Dear NFL, What is a Catch? ……. Sincerely, EVERYONE

Cover Photo: FILE – In this Dec. 14, 1980, file photo, Minnesota Vikings receiver Ahmad Rashad, top, tumbles into the end zone with the winning touchdown after being tackled by Cleveland Browns’ Dick Ambrose in an NFL football game in Bloomington, Minn. Vikings’ Tommy Kramer connected with Rashad on a deflected 46-yard completion to give the Vikings a 28-23 victory over Cleveland to clinch their 11th division title in the last 13 years. (Joe Oden/Pioneer Press via AP

Your Minnesota Vikings defeated the Cincinnati Bengals on Sunday by a score of 34-7. As #SkolNation basks in the blowout, a different topic is circulating around the rest of the NFL:

What is a Catch?

The Patriots and Steelers contest was Sunday’s most anticipated matchup. With first place in the AFC on the line, Bill Belichick and Tom Brady did it again. However, their “W” wasn’t without controversy. No, no, no. That’s not because New England got caught cheating.

The controversy actually came from the men in stripes. Steelers TE, Jesse James, appeared to secure the GW TD with less than 30 seconds left. After further review, the play was reversed and ruled incomplete:

Two plays later, Big Ben threw an interception. Ball game.

As I mentioned, the whole “catch” conversation is back at the forefront of water-cooler discussions around the country.

This topic is so last week, am I right?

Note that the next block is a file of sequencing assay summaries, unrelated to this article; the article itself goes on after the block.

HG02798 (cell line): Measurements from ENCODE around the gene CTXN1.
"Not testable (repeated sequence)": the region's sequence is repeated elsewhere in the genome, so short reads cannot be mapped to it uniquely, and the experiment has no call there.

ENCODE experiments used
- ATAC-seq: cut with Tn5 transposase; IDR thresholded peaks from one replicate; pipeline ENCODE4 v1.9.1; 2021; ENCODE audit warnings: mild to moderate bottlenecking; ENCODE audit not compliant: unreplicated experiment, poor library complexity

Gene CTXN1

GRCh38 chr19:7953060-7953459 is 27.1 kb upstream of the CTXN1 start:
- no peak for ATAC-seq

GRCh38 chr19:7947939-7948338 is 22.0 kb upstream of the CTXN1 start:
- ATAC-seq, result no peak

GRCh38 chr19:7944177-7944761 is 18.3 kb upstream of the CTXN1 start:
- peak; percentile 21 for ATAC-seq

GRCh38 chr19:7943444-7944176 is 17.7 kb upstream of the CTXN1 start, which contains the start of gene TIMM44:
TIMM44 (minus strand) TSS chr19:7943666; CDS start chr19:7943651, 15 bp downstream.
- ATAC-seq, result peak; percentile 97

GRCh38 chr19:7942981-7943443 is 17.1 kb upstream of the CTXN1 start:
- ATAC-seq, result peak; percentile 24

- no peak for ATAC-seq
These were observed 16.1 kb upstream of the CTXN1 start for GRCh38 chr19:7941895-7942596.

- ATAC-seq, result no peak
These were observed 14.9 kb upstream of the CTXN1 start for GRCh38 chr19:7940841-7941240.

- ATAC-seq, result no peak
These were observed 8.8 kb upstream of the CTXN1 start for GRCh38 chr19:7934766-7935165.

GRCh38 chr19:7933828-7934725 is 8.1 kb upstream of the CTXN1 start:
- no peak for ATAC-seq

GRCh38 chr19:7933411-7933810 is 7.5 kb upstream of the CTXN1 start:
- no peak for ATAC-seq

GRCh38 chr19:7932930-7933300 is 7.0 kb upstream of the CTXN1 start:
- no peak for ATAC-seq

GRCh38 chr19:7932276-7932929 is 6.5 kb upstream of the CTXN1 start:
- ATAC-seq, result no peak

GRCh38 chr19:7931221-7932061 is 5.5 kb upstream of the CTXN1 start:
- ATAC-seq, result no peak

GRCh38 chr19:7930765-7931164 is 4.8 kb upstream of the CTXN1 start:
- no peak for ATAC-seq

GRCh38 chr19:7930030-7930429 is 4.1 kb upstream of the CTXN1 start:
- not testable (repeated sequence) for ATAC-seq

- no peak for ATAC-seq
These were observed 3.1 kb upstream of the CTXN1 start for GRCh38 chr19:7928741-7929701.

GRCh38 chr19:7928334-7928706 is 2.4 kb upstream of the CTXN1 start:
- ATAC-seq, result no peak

#SkolNation was all over the “catch-rule” when Adam Thielen’s back of the end zone TD catch, vs. the Panthers, was ruled incomplete. Just like our public schools and unemployment rate, Minnesota is a mile ahead of the rest of the country. Way to be leaders rather than followers.

In atypical fashion, I have no unwarranted to guidance to offer on this subject. ZERO. Trying to break it all down just pisses off my brain.

So, I’ll let you consider this an official inquiry with the NFL. Unfortunately, I’m not even sure they know the answer. Here is what their rules define as a catch:

  • A player is considered to be going to the ground if he does not remain upright long enough to demonstrate that he is clearly a runner. If a player goes to the ground in the act of catching a pass (with or without contact by an opponent), he must maintain control of the ball until after his initial contact with the ground, whether in the field of play or the end zone. If he loses control of the ball, and the ball touches the ground before he regains control, the pass is incomplete.

Ok. In the Steelers’ situation, he was trying to break the plane. The second the ball does that, it’s six points. That rule, combined with the catch definition, seem to contradict one another. If I want contradictions, I’ll talk to a meteorologist. If I want something that’s open to multiple interpretations, I’ll study legal jargon.

The league office is all hands on deck in regards to this ongoing controversy. Roger Goodell and company have called in the big guns.

The NFL Senior VP of Officiating, Al Riveron, released an explanation as to why the initial call on the field was reversed. It wasn’t your average written statement. Riveron goes full Morgan Freeman/Shawshank Redemption on the bit:

It doesn’t appear Al will be nominated for an Oscar anytime soon.

Thankfully for Viking’s fans, the Thielen “drop” from Week 13 didn’t carry the same implications Jesse James’ did. After Pittsburgh’s loss, it appears that the Patriots will have home field advantage throughout the AFC Playoffs. If the Purple end up meeting New England this season, that game will take place at U.S. Bank Stadium.

Johnny Minnesota @TheJohnnyMN
Minnesota Sports Fan

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